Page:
Wabash Wakes Up for Transit of Venus

by Steve Charles

June 8, 2004

    

Crawfordsville High School students look through a glass darkly.

 

    

Associate Professor of Physics Jim Brown aligns the scope under the watchful eye of Henry Swift, son of Wabash archivist Beth Swift.

 

    

Wabash physics major Chris Carpenter '06 views the transit.

 

    

Crawfordsville High School English teacher Dr. Helen Hudson takes a look.

 

Transits of Venus across the disk of the Sun are among the rarest of planetary alignments, and a small group of Wabash students, faculty, and friends were determined not to miss this one. Thanks to Associate Professor of Physics Jim Brown, they didn't have to.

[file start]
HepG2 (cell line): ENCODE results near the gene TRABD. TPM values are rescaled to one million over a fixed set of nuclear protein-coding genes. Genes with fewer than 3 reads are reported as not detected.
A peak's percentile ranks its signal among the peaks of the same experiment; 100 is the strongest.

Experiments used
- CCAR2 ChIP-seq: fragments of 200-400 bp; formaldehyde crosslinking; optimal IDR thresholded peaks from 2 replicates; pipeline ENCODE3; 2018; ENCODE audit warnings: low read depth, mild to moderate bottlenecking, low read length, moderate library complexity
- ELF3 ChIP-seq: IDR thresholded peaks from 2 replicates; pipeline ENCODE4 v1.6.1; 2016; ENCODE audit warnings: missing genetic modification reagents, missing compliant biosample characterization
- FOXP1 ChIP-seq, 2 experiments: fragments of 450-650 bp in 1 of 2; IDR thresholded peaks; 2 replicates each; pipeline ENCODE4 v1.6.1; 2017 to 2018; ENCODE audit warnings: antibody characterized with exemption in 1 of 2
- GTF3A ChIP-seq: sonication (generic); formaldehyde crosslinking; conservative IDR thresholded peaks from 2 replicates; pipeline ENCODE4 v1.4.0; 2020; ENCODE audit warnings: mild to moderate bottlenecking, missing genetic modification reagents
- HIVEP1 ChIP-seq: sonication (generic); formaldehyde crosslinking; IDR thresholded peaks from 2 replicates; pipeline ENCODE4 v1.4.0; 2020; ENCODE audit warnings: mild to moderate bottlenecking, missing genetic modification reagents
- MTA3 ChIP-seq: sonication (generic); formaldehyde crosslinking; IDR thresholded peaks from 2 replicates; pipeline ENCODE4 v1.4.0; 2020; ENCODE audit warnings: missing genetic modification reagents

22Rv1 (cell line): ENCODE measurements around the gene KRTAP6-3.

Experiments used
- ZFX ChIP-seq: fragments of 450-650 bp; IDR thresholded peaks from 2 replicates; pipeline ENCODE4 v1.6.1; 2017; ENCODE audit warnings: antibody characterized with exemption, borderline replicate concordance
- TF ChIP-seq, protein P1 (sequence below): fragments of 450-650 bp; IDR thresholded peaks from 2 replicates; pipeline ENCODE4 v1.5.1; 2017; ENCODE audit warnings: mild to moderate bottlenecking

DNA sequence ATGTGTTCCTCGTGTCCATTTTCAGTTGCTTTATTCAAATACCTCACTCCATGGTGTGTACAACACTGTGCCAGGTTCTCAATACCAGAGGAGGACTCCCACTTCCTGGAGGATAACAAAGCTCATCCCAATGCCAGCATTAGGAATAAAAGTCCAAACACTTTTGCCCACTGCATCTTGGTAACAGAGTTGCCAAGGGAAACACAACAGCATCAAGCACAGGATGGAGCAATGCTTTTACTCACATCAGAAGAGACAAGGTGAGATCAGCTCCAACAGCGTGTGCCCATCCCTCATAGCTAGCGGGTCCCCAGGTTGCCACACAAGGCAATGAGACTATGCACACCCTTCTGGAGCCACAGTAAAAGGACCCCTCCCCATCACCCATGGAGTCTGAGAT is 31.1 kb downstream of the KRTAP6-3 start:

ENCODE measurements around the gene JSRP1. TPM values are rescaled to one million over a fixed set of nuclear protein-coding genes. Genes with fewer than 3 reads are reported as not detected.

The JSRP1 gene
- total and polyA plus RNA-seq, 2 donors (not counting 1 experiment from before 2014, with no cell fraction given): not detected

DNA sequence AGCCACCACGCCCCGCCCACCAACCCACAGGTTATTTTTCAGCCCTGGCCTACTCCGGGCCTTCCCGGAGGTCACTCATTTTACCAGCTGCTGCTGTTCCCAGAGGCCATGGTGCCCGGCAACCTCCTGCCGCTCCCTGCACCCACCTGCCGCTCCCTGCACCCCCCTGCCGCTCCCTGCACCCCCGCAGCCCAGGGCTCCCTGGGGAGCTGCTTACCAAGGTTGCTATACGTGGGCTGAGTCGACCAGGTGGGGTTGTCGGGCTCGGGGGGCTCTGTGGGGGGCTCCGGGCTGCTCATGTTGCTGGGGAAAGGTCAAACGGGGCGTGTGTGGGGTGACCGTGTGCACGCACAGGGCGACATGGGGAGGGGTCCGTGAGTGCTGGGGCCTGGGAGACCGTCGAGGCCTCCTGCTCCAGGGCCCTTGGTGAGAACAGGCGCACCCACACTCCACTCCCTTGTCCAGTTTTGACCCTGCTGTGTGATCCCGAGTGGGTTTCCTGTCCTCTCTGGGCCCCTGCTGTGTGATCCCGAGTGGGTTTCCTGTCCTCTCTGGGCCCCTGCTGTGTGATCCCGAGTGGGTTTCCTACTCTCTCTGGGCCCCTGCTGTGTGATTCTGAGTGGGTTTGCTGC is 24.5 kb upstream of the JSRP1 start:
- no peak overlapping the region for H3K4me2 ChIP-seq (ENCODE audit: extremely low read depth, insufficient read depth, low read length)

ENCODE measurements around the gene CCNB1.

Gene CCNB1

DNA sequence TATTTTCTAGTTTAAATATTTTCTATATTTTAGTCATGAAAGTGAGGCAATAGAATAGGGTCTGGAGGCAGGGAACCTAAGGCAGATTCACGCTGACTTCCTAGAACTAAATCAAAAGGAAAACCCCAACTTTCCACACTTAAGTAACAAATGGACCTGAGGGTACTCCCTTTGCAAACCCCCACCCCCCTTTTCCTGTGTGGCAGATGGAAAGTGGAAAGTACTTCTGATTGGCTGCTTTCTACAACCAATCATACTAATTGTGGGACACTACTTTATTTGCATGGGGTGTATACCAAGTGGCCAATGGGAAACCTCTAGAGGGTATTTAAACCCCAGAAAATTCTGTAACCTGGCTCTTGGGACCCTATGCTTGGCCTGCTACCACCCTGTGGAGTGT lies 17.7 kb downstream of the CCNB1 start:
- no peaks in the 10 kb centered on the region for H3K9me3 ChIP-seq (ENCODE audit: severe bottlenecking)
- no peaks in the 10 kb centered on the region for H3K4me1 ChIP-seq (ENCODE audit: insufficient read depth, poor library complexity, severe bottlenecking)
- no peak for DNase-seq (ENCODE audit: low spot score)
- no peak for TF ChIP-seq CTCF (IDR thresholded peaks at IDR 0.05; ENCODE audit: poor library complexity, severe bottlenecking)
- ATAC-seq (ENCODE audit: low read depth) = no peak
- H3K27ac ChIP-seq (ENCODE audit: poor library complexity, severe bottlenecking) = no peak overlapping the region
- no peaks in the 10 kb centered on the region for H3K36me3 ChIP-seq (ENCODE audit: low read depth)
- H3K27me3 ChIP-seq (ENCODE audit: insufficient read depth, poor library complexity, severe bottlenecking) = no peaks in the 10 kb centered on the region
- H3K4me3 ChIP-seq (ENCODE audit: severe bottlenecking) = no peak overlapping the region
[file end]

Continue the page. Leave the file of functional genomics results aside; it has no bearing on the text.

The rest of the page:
After inviting community members to the viewing via email, Brown set up the College's 8" Schmidt-Cassegrain telescope on the sidewalk behind Little Giant Stadium at 5 a.m. Tuesday.

Only six transits of Venus have occurred since the invention of the telescope (1631, 1639, 1761, 1769, 1874 and 1882). The next transits of Venus will occur  June 6, 2012. The next after that - over a century from now on December, 11, 2117, and December 8, 2125.

 


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